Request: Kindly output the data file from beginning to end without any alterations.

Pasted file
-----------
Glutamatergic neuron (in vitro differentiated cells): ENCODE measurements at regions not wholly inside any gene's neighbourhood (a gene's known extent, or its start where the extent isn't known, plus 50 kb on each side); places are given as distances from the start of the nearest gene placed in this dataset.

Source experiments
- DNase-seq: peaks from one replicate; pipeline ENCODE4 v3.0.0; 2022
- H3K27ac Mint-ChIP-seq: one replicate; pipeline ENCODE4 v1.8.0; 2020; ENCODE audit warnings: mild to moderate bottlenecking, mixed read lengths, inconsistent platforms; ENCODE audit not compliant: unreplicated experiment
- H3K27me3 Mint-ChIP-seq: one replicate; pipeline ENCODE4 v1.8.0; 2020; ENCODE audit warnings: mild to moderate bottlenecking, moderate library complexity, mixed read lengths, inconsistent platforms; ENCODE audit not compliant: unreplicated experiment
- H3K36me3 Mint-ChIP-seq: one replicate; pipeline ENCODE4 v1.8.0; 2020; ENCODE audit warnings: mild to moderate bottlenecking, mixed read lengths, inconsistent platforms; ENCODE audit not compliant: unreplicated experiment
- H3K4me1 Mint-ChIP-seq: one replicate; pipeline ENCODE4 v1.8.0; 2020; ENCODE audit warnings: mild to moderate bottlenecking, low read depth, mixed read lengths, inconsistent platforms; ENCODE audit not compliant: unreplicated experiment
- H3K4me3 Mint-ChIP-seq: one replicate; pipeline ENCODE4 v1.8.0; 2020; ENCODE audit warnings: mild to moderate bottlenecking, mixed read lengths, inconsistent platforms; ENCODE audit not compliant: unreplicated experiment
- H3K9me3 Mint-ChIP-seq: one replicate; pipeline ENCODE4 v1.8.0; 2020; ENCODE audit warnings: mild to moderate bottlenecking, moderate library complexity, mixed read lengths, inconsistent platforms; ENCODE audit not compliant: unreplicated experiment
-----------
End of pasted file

Glutamatergic neuron (in vitro differentiated cells): ENCODE measurements at regions not wholly inside any gene's neighbourhood (a gene's known extent, or its start where the extent isn't known, plus 50 kb on each side); places are given as distances from the start of the nearest gene placed in this dataset.

Source experiments
- DNase-seq: peaks from one replicate; pipeline ENCODE4 v3.0.0; 2022
- H3K27ac Mint-ChIP-seq: one replicate; pipeline ENCODE4 v1.8.0; 2020; ENCODE audit warnings: mild to moderate bottlenecking, mixed read lengths, inconsistent platforms; ENCODE audit not compliant: unreplicated experiment
- H3K27me3 Mint-ChIP-seq: one replicate; pipeline ENCODE4 v1.8.0; 2020; ENCODE audit warnings: mild to moderate bottlenecking, moderate library complexity, mixed read lengths, inconsistent platforms; ENCODE audit not compliant: unreplicated experiment
- H3K36me3 Mint-ChIP-seq: one replicate; pipeline ENCODE4 v1.8.0; 2020; ENCODE audit warnings: mild to moderate bottlenecking, mixed read lengths, inconsistent platforms; ENCODE audit not compliant: unreplicated experiment
- H3K4me1 Mint-ChIP-seq: one replicate; pipeline ENCODE4 v1.8.0; 2020; ENCODE audit warnings: mild to moderate bottlenecking, low read depth, mixed read lengths, inconsistent platforms; ENCODE audit not compliant: unreplicated experiment
- H3K4me3 Mint-ChIP-seq: one replicate; pipeline ENCODE4 v1.8.0; 2020; ENCODE audit warnings: mild to moderate bottlenecking, mixed read lengths, inconsistent platforms; ENCODE audit not compliant: unreplicated experiment
- H3K9me3 Mint-ChIP-seq: one replicate; pipeline ENCODE4 v1.8.0; 2020; ENCODE audit warnings: mild to moderate bottlenecking, moderate library complexity, mixed read lengths, inconsistent platforms; ENCODE audit not compliant: unreplicated experiment